Immunotherapy for Colorectal Cancer

A Review of Current and Novel Therapeutic Approaches

Aaron J. Franke; William Paul Skelton IV; Jason S. Starr; Hiral Parekh; James J. Lee; Michael J. Overman; Carmen Allegra; Thomas J. George


J Natl Cancer Inst. 2019;111(11):1131-1141. 

In This Article

Treatment With Immune Checkpoint Inhibitors

A growing body of translational and clinical research has identified multiple molecular regulators of lymphocyte activation and suppression that can be therapeutically targeted (Figure 1). The most notable checkpoints in mCRC under active clinical investigation include those that inhibit T-cell activation (ie, CTLA-4, PD-1, and PD-L1), those that promote T-cell activation (ie, LAG-3, OX40, and glucocorticoid-induced TNF receptor family-related protein), and those involved in T-cell metabolism (ie, indoleamine 2, 3-dioxygenase) (Figure 1).[49] Blockage of the suppressive checkpoints (ie, PD-1, PD-L1, CTLA-4) have thus far demonstrated clinical benefit only in patients with MSI-H:dMMR mCRC.

Figure 1.

Select targets of immunotherapy therapeutics currently under investigation in colorectal cancer clinical trials. AKT = protein kinase B kinase (AKT8 virus oncogene cellular homolog); APC = antigen-presenting cell; CTLA-4 = cytotoxic T-lymphocyte-associated protein 4; EGFR = epidermal growth factor receptor; ERK = extracellular signal-regulated kinase; GITR = glucocorticoid-induced TNF receptor family-related protein; IDO = indoleamine 2, 3-dioxygenase; LAG3 = lymphocyte-activation gene 3; MEK = mitogen-activated protein extracellular signal-regulated kinase; MHC = major histocompatibility complex; NF-kB = nuclear factor kappa-light-chain-enhancer of activated B cells; PD-1 = programmed cell death 1; PD-L1 = PD-1 ligand; PI3K = phosphoinositide 3-kinase; RAF = rapidly accelerated fibrosarcoma; RAS = rat sarcoma; TLR = Toll-like receptor; VEGF = vascular endothelial growth factor.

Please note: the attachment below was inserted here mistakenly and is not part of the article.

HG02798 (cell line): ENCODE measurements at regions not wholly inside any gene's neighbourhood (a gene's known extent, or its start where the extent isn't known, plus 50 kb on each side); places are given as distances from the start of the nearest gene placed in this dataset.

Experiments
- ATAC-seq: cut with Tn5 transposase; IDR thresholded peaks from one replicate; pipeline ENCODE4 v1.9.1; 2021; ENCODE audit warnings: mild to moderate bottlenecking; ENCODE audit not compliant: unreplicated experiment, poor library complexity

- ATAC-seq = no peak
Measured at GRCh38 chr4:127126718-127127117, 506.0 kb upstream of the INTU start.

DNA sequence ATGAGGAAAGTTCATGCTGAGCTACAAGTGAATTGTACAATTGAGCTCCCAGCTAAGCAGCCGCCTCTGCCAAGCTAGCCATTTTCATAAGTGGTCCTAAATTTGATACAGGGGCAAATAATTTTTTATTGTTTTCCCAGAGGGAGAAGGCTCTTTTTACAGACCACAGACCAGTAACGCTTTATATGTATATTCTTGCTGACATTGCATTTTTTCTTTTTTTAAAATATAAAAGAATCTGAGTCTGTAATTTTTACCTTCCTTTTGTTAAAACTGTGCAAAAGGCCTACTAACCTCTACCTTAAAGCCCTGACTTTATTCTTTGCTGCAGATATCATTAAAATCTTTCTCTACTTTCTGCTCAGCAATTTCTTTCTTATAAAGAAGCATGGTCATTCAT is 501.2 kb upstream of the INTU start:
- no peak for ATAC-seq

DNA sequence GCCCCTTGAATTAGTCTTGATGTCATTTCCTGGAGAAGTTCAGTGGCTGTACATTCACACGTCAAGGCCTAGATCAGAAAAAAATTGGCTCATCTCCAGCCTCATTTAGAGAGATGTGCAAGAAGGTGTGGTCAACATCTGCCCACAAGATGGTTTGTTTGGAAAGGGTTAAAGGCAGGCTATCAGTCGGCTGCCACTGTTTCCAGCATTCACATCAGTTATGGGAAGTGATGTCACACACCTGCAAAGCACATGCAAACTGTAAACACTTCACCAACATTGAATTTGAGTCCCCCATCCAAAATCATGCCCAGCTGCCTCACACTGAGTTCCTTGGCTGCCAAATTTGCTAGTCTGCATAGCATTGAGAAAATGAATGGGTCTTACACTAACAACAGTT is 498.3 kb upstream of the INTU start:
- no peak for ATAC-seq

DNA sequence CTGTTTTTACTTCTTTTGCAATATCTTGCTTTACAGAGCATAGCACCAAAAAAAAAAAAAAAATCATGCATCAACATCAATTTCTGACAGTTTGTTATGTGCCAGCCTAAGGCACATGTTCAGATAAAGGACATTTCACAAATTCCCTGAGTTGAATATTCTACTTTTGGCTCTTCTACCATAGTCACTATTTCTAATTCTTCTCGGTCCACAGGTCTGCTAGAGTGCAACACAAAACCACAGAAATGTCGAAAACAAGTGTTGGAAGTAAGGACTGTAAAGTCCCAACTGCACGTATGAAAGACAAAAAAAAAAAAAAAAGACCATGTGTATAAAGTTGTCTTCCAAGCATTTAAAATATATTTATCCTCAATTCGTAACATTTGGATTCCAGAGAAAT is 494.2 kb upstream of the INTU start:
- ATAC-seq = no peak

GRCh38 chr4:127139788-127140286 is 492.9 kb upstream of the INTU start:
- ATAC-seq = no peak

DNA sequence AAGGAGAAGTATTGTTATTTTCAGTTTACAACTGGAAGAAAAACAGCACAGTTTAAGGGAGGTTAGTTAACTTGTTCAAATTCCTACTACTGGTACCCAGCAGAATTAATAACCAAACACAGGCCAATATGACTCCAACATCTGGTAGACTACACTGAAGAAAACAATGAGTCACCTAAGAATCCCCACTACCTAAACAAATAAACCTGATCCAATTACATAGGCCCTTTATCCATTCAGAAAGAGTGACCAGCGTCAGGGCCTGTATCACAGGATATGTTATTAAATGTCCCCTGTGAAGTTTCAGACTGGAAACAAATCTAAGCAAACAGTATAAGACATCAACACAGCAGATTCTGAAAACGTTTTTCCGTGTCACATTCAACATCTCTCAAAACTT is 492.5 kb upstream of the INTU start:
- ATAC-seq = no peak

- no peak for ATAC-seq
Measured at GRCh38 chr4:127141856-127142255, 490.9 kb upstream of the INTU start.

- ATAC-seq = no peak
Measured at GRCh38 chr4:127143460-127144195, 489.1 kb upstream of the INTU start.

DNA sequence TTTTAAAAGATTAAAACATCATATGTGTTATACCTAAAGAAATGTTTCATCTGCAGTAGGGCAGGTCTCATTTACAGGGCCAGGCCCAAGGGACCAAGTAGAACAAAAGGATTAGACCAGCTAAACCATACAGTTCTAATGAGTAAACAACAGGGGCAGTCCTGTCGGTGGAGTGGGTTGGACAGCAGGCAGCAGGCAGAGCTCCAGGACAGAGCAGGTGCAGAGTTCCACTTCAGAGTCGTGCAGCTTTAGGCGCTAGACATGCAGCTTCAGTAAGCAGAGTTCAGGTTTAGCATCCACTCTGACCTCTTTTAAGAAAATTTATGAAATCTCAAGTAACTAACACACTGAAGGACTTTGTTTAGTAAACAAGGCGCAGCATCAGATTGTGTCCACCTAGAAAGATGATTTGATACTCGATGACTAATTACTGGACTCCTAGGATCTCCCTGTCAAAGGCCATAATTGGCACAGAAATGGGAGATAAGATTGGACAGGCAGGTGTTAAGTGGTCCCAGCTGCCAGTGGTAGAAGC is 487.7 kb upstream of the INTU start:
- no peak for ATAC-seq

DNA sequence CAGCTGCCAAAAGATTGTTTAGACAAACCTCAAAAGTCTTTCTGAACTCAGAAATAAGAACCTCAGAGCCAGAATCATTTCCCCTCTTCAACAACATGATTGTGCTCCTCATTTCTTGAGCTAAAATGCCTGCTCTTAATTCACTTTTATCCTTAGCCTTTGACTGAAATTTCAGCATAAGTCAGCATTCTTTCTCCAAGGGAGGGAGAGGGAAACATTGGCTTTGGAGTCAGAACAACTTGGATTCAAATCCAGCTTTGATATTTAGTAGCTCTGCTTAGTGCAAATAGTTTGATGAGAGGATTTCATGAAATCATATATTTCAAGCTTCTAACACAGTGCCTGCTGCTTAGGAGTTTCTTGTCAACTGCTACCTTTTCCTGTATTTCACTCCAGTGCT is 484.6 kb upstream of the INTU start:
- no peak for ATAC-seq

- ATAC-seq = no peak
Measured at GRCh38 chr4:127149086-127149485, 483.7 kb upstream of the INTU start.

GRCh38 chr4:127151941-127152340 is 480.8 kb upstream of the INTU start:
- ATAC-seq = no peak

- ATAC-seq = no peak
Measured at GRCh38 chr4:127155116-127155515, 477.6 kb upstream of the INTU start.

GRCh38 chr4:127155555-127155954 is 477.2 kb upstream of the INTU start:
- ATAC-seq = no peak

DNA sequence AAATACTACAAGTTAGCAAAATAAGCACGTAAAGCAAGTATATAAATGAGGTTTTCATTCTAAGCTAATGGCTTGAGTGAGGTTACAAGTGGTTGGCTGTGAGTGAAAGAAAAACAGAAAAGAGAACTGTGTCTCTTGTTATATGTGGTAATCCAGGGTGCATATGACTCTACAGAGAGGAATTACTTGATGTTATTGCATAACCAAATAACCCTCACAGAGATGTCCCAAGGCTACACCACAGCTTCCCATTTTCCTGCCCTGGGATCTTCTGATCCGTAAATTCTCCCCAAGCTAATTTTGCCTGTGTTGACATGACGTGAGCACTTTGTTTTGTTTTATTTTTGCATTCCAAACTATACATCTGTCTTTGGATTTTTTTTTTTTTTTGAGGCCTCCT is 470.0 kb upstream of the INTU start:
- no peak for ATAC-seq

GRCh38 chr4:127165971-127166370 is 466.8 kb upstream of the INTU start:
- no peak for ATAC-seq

Despite the FDA approval for a variety of cancers based on improvements in disease control rate (DCR) and OS, including the landmark tumor-agnostic approval of pembrolizumab for all MSI-H:dMMR solid tumors, most studies of checkpoint inhibitors in unselected mCRC populations have shown limited efficacy of this therapeutic option.[50] In the seminal phase I study of nivolumab in 39 patients with advanced-stage solid tumors, including 14 mCRC patients, one mCRC patient (7%) achieved a durable complete response at 6 months, which remained ongoing at 3 years (51). Importantly, the one responder in the trial was found to have MSI-H:dMMR mCRC as well as high expression of PD-L1 on TILs. In a similar phase I study of nivolumab across multiple cancers (n = 296), no objective responses (0 of 19, 0%) were seen in an unselected mCRC population.[50]

The utility of checkpoint inhibitors for MSI-H:dMMR mCRC was further highlighted in the aforementioned KEYNOTE-016 trial of pembrolizumab (10 mg/kg every 14 days) in patients with refractory mCRC (≥2 prior systemic therapies).[8] An updated data analysis for an expanded cohort of 54 mCRC patients (28 of 54 MSI-H:dMMR, 52.0%) was presented at the 2016 Annual American Society of Clinical Oncology meeting.[52] At a median follow-up of 8.7 months, ORR and DCR were 50% (95% CI = 31% to 69%) and 89% (25 of 28) for MSI-H:dMMR mCRC compared with 0% (95% CI = 0% to 14%) and 16% (4 of 25) for MSS:pMMR mCRC, respectively.

Further clinical benefit of targeting PD-1 was illustrated in CheckMate 142, a nonrandomized phase II trial of nivolumab with or without ipilimumab in heavily pretreated patients with MSI-H:dMMR mCRC (NCT02060188). In the previously reported interim analysis of 74 patients in the nivolumab monotherapy arm, investigator-assessed ORR was 31.1% (95% CI = 20.8% to 42.9%), with a complete response in 3%, DCR 12 or more weeks in 69% (95% CI = 57% to 79%), and 1-year OS of 73% (95% CI = 62% to 82%).[46] In an updated analysis of all treated patients (median follow-up 21 months), Overman et al. reported a similar ORR (34%, 95% CI = 23.2% to 45.7%), with 24% (18 of 74) having a PR as their best response. Of note, the rate of complete response increased from 3% (2 of 74) at 13 months to 9% (7 of 74). The DCR remained durable: 47% at 13 months and 46% at 21 months.[9] The benefits of PD-1 monotherapy were seen across all subgroups regardless of tumor or TIL PD-L1 expression, mutational status (BRAF, KRAS), or the presence of germline dMMR.

Based on the data reported in these studies, the FDA extended the approval both for pembrolizumab and nivolumab, with or without ipilimumab, for MSI-H:dMMR mCRC refractory to fluoropyrimidine (5-FU), oxaliplatin, and irinotecan-based treatment.[34] The National Comprehensive Cancer Network lists PD-1 antibodies (ie, nivolumab and pembrolizumab, with or without ipilimumab) as suggested second-line therapy for MSI-H:dMMR mCRC.[53]